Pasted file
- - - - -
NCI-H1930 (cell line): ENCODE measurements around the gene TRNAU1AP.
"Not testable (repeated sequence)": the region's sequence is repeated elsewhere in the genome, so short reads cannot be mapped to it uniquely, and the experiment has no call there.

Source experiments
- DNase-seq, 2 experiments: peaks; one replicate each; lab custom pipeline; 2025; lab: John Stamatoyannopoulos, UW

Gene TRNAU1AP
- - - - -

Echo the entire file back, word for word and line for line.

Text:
NCI-H1930 (cell line): ENCODE measurements around the gene TRNAU1AP.
"Not testable (repeated sequence)": the region's sequence is repeated elsewhere in the genome, so short reads cannot be mapped to it uniquely, and the experiment has no call there.

Source experiments
- DNase-seq, 2 experiments: peaks; one replicate each; lab custom pipeline; 2025; lab: John Stamatoyannopoulos, UW

Gene TRNAU1AP